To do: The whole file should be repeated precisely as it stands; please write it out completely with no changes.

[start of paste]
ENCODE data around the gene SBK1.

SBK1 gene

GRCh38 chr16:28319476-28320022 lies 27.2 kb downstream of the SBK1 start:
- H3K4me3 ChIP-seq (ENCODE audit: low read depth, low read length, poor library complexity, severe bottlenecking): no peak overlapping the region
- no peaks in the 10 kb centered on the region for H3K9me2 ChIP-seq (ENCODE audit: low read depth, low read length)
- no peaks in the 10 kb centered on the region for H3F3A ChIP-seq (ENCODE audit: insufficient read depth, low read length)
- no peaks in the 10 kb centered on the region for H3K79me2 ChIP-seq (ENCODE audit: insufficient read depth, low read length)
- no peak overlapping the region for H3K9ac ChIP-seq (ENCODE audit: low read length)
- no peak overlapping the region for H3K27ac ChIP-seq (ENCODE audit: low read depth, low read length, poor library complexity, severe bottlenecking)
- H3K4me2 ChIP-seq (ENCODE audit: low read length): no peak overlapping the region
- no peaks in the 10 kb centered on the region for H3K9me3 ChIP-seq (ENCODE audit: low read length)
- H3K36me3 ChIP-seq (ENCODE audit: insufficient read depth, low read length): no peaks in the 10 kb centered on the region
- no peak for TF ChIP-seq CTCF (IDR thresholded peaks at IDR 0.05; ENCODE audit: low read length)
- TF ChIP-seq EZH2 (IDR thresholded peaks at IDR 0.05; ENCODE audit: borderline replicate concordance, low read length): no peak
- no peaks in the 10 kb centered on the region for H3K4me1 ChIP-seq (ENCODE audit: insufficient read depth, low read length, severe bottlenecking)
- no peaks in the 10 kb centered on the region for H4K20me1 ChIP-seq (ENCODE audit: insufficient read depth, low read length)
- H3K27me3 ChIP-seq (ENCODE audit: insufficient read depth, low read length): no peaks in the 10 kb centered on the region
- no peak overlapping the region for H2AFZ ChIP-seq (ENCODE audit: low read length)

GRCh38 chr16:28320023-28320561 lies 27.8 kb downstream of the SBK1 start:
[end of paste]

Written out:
ENCODE data around the gene SBK1.

SBK1 gene

GRCh38 chr16:28319476-28320022 lies 27.2 kb downstream of the SBK1 start:
- H3K4me3 ChIP-seq (ENCODE audit: low read depth, low read length, poor library complexity, severe bottlenecking): no peak overlapping the region
- no peaks in the 10 kb centered on the region for H3K9me2 ChIP-seq (ENCODE audit: low read depth, low read length)
- no peaks in the 10 kb centered on the region for H3F3A ChIP-seq (ENCODE audit: insufficient read depth, low read length)
- no peaks in the 10 kb centered on the region for H3K79me2 ChIP-seq (ENCODE audit: insufficient read depth, low read length)
- no peak overlapping the region for H3K9ac ChIP-seq (ENCODE audit: low read length)
- no peak overlapping the region for H3K27ac ChIP-seq (ENCODE audit: low read depth, low read length, poor library complexity, severe bottlenecking)
- H3K4me2 ChIP-seq (ENCODE audit: low read length): no peak overlapping the region
- no peaks in the 10 kb centered on the region for H3K9me3 ChIP-seq (ENCODE audit: low read length)
- H3K36me3 ChIP-seq (ENCODE audit: insufficient read depth, low read length): no peaks in the 10 kb centered on the region
- no peak for TF ChIP-seq CTCF (IDR thresholded peaks at IDR 0.05; ENCODE audit: low read length)
- TF ChIP-seq EZH2 (IDR thresholded peaks at IDR 0.05; ENCODE audit: borderline replicate concordance, low read length): no peak
- no peaks in the 10 kb centered on the region for H3K4me1 ChIP-seq (ENCODE audit: insufficient read depth, low read length, severe bottlenecking)
- no peaks in the 10 kb centered on the region for H4K20me1 ChIP-seq (ENCODE audit: insufficient read depth, low read length)
- H3K27me3 ChIP-seq (ENCODE audit: insufficient read depth, low read length): no peaks in the 10 kb centered on the region
- no peak overlapping the region for H2AFZ ChIP-seq (ENCODE audit: low read length)

GRCh38 chr16:28320023-28320561 lies 27.8 kb downstream of the SBK1 start: